One could argue that handling the late-night meltdown was Gaspin's audition for a bigger job
It was supposed to be a disaster.
Instead, in the face of Late Night Crisis 2010, NBC U TV Entertainment chairman Jeff Gaspin successfully tamed a roomful of reporters who hadn't been this out for blood since … well, since the last time Ben Silverman met with critics.
Of course, he was starting from ground zero.
Sunday was shaping up as the perfect storm of PR failure: Just as NBC's late-night core was melting down, Gaspin was scheduled to face the Television Critics Association wolfpack for the first time since taking the job as programming chief. (Indeed, some had been comparing the last few days to NBC's version of Katrina. "Heck of a job, Zuckie!" one quipped, referring to Gaspin's boss, Jeff Zucker.)
It's also far from certain the decision to screw over Conan O'Brien to keep Jay Leno on NBC will ultimately prove to be the right call. But by the time Gaspin's candor offensive was over, the assembled masses of Zucker-loathing scribes saw a faint ray of hope that maybe NBC wasn't dead and gone after all.
As for Gaspin personally? Think of Sunday as his first big audition for a much bigger job one day — like maybe replacing Zucker as CEO at NBC U after Comcast takes over.
Yes, Gaspin was that good.
Headed into his session with reporters, the mood at NBC was grim. The last 72 hours has seen an almost unprecedented level of journalistic bile heaped on the network as the world reacted to the late-night meltdown.
Wags compared Jay at 10 to New Coke. Others wondered how the network could ever think replacing Jay Leno with Conan O'Brien could end in anything but failure.
If there's one thing reporters and media pundits love, it's reminding everyone how right they were. And NBC chief Jeff Zucker handed them a fat target by setting in motion of series of events that led to the worst possible outcome.
Lower ratings in primetime. Lower ratings in latenight. Two comedy icons humiliated.
But just as the NBC-is-finished meme was starting to take hold among the media mavens and Twitterati of the world, Gaspin came in and halted the free-fall with a 40 minute command performance.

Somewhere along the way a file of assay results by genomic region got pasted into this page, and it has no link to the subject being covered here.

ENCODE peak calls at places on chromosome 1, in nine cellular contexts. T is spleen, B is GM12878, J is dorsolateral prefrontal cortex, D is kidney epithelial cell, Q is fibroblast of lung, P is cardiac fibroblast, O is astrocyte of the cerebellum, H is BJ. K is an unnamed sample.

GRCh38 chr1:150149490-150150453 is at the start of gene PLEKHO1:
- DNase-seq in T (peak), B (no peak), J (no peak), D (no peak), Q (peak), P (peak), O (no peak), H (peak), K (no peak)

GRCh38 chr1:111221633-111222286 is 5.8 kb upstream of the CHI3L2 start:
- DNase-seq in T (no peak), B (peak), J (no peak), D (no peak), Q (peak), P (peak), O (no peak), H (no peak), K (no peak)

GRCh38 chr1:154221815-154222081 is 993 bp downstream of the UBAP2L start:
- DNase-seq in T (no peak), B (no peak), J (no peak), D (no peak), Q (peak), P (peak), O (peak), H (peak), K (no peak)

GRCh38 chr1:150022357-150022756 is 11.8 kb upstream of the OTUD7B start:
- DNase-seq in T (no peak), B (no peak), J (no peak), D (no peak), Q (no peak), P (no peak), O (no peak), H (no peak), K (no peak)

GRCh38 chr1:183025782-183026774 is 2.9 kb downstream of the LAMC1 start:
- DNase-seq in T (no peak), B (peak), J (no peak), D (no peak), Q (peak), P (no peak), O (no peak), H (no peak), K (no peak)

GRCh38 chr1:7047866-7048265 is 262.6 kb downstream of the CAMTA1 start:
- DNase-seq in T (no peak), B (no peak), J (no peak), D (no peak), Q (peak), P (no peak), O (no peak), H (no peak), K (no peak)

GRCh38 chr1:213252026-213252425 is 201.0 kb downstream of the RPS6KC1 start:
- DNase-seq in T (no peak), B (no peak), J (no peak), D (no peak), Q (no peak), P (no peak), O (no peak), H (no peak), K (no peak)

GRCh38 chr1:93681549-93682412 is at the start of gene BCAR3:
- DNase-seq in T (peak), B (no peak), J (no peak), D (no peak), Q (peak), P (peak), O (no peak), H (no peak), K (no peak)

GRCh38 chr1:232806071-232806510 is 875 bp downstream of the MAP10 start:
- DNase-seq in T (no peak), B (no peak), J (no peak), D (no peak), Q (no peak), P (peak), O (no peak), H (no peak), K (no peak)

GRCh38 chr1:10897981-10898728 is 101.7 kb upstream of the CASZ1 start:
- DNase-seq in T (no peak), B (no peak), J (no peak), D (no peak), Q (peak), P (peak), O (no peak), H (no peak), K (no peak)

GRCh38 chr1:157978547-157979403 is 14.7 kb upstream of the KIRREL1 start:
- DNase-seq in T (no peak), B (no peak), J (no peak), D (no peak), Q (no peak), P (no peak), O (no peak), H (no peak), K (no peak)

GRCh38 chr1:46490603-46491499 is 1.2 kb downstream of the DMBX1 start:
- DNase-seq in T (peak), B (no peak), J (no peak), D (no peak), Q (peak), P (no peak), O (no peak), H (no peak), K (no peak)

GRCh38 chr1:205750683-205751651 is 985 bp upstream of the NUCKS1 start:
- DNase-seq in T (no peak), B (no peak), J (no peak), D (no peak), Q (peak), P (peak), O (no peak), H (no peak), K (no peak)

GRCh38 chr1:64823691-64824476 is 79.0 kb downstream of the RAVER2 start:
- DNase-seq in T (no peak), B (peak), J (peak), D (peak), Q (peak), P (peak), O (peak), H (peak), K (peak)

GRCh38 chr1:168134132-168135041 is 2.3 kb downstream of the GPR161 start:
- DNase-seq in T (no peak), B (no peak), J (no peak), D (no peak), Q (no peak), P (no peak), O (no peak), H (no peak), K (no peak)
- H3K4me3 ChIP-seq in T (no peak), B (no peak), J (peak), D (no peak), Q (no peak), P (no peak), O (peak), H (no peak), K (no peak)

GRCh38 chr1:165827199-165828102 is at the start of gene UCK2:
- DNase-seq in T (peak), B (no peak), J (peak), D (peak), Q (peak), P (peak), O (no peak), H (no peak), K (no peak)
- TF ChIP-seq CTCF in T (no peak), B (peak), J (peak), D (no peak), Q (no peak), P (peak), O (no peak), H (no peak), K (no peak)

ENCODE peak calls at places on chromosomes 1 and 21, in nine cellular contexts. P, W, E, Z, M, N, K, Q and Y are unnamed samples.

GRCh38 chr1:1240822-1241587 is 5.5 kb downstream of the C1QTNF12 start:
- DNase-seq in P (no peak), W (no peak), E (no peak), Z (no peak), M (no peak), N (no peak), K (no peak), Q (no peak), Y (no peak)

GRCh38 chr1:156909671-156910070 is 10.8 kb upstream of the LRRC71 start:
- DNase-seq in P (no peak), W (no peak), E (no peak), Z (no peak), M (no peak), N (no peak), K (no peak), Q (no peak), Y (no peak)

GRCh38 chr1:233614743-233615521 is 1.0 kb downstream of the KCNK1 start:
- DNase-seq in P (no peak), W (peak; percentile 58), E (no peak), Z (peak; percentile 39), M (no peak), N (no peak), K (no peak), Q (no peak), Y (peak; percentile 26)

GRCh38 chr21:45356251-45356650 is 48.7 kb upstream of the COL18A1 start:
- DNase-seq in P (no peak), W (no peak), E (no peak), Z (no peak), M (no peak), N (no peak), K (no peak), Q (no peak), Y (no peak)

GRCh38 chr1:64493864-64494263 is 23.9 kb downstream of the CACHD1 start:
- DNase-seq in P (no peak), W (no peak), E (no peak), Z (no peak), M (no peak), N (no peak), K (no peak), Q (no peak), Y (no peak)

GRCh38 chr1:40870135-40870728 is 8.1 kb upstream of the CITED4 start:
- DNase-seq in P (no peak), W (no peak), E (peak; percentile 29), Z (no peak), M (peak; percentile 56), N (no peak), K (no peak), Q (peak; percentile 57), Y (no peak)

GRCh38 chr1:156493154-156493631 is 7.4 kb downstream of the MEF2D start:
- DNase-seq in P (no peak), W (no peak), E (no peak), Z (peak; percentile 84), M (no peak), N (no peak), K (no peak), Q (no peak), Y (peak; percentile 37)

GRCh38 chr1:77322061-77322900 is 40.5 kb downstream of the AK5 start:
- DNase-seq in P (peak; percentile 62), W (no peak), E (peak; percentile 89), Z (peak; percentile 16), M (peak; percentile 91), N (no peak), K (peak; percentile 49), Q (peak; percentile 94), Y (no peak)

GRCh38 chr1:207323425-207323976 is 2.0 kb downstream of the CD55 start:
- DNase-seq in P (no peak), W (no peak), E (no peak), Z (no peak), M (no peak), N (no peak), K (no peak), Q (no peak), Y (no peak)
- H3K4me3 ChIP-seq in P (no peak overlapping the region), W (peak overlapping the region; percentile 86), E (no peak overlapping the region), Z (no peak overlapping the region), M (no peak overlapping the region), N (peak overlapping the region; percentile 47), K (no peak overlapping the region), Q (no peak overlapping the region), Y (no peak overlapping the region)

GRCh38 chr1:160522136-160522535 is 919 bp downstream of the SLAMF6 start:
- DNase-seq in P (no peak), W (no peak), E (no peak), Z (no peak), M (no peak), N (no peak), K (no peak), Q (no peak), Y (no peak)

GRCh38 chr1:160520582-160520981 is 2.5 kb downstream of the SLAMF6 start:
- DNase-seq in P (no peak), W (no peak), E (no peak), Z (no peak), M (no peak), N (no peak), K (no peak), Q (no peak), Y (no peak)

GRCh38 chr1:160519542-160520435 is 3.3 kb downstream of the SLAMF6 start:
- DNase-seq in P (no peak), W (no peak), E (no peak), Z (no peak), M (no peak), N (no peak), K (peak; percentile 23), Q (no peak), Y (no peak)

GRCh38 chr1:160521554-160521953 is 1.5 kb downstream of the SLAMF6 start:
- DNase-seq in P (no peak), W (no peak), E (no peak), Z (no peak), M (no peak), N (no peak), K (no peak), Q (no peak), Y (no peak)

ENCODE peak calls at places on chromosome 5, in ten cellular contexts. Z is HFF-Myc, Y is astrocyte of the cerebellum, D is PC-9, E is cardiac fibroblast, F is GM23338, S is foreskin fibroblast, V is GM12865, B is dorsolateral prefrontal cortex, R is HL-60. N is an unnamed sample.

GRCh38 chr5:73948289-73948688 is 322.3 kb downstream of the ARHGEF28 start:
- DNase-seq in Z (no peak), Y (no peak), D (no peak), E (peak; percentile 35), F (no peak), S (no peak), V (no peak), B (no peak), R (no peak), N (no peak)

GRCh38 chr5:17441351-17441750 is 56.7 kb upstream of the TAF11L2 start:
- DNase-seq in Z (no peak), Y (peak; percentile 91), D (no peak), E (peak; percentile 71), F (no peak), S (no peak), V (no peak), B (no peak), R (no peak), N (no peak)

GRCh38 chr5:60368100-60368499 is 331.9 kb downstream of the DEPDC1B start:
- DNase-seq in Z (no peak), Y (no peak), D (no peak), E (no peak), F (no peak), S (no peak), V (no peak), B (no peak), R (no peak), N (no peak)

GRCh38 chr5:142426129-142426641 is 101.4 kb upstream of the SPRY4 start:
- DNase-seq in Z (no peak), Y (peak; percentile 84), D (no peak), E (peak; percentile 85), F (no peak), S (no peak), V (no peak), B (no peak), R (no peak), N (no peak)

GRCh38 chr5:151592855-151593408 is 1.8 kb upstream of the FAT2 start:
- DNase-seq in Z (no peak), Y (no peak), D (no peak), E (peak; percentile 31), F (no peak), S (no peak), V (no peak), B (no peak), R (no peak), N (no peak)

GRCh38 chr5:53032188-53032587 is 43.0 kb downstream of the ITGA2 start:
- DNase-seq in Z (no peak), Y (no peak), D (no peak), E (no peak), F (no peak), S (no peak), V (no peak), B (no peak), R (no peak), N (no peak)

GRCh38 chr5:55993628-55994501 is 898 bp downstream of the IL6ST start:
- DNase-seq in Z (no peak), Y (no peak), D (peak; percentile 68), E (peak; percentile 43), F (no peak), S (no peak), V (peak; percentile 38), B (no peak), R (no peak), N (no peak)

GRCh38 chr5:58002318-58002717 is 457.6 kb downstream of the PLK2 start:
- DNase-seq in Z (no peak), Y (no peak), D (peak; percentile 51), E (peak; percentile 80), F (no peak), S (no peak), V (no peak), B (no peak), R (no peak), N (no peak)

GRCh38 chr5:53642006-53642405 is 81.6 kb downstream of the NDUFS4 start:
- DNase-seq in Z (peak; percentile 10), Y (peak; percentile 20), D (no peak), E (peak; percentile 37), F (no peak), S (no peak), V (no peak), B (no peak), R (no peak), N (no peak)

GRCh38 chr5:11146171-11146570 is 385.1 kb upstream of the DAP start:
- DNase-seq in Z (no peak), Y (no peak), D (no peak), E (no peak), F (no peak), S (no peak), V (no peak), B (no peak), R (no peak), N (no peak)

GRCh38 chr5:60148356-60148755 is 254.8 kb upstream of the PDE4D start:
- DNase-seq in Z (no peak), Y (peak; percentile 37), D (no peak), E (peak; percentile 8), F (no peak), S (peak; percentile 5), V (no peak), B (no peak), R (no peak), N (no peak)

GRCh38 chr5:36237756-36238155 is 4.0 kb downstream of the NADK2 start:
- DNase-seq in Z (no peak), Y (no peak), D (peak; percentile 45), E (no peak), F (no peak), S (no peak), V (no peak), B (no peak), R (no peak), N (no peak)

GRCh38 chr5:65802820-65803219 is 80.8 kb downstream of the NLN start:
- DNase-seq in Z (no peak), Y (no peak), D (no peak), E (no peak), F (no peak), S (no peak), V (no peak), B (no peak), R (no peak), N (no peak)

He was blunt. He started out by admitting what everyone already knew, rather than hide behind the "talks are ongoing" excuse.
He did clam up about some details, but mostly because he didn't want to get into a pissing match with Team Conan. And yet, he wisely promised to tell all once everything is done — offering at least the hope of future transparency.
Gaspin was funny, joking that ad rates at 10 p.m. would go up — because NBC had done so much to lower them.
And most impressively, the Gaspin who was on stage Sunday was almost identical to the Gaspin known to those who've talked to him privately over the years. Like another brash NBC leader of the past, Don Ohlmeyer, what you see is what you get with Jeff Gaspin (but thankfully, without the chain-smoking).
Finally, and significantly, Gaspin made it clear from his demeanor and his words that the era of Bold Pronouncements and Empty Promises was over at NBC. The plans he outlined Sunday weren't about changing TV or innovating new paradigms; he was simply trying to pull NBC back from the brink of oblivion.
"I just want to see some growth," he said.
That's not to say that Gaspin's session was a spin-free zone. He's an adept politician after all, and not a bad salesman, either.
For example, while there's ample evidence to suggest that a brewing affiliate revolt forced NBC to act sooner than it wanted, let's face it: Local stations just sped up the process. They were a necessary scapegoat to cover what was a flawed decision from the start.
Everyone inside NBC, except perhaps Mr. Zucker, knew Jay at 10 was a failure– not just for affiliates, but for the network itself.
Sure, everyone hoped it might grow a bit in the coming months. Or get a summer bounce. But that was just midseason optimism. In their hearts, they knew Jay was wrong.
What made sense on a short-term financial basis didn't work when you started realizing there was no backend potential in primetime Leno, no chance to grow new drama hits, and zero buzz about a lackluster hour nobody even wanted to TiVo.
There's probably a part of Gaspin that would've loved to have said just that Sunday. Particularly since he had nothing to do with creating the mess he had to face last week.
But such an admission — that the whole idea of Leno at 10, or Conan on "Tonight" — would've been a bridge too far. It would've been a direct indictment of his boss, Jeff Zucker.
Instead, Gaspin was much smarter. He took the bullet himself.
He spoke plainly and (relatively) honesty about the situation at NBC. He made it clear he was changing course. And he was modest in his predictions of how successful his plan might be.
But most of all, he left those who cover NBC — and perhaps the boys who run Comcast — to draw their own conclusions about the Gaspin management style vs. that of other past (and current) NBC executives.
When it's all over, it's possible that Gaspin will have made the wrong call by putting in place a plan that could well lead to O'Brien bolting NBC. Those of us who've been unabashed Conan geeks since his opening night in 1993 certainly think so.
But at least Gaspin stepped up. He took command of an awful situation, didn't put the blame on anyone else and made it clear he was responsible for what comes next.
That may be just what NBC needs if it's ever going to recover from its decade of decline.